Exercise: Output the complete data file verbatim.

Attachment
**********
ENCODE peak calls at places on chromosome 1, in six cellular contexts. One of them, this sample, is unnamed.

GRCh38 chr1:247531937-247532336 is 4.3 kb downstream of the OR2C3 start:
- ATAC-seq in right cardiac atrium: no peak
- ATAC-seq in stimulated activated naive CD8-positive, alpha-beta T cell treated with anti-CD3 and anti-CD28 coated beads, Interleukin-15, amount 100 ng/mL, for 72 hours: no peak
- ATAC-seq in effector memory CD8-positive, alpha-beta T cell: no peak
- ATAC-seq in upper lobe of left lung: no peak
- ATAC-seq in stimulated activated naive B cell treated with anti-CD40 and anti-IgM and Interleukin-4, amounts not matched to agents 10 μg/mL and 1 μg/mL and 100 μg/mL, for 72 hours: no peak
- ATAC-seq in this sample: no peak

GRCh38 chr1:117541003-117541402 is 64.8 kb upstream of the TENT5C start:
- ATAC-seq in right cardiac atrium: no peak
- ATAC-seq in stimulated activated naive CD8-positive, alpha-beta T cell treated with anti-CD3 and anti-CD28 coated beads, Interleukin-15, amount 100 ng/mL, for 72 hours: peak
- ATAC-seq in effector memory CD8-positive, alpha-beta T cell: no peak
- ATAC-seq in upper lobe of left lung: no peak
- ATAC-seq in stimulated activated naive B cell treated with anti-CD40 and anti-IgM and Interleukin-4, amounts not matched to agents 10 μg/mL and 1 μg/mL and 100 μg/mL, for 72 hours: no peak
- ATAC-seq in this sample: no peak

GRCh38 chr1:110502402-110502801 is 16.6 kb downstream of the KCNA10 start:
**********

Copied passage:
ENCODE peak calls at places on chromosome 1, in six cellular contexts. One of them, this sample, is unnamed.

GRCh38 chr1:247531937-247532336 is 4.3 kb downstream of the OR2C3 start:
- ATAC-seq in right cardiac atrium: no peak
- ATAC-seq in stimulated activated naive CD8-positive, alpha-beta T cell treated with anti-CD3 and anti-CD28 coated beads, Interleukin-15, amount 100 ng/mL, for 72 hours: no peak
- ATAC-seq in effector memory CD8-positive, alpha-beta T cell: no peak
- ATAC-seq in upper lobe of left lung: no peak
- ATAC-seq in stimulated activated naive B cell treated with anti-CD40 and anti-IgM and Interleukin-4, amounts not matched to agents 10 μg/mL and 1 μg/mL and 100 μg/mL, for 72 hours: no peak
- ATAC-seq in this sample: no peak

GRCh38 chr1:117541003-117541402 is 64.8 kb upstream of the TENT5C start:
- ATAC-seq in right cardiac atrium: no peak
- ATAC-seq in stimulated activated naive CD8-positive, alpha-beta T cell treated with anti-CD3 and anti-CD28 coated beads, Interleukin-15, amount 100 ng/mL, for 72 hours: peak
- ATAC-seq in effector memory CD8-positive, alpha-beta T cell: no peak
- ATAC-seq in upper lobe of left lung: no peak
- ATAC-seq in stimulated activated naive B cell treated with anti-CD40 and anti-IgM and Interleukin-4, amounts not matched to agents 10 μg/mL and 1 μg/mL and 100 μg/mL, for 72 hours: no peak
- ATAC-seq in this sample: no peak

GRCh38 chr1:110502402-110502801 is 16.6 kb downstream of the KCNA10 start: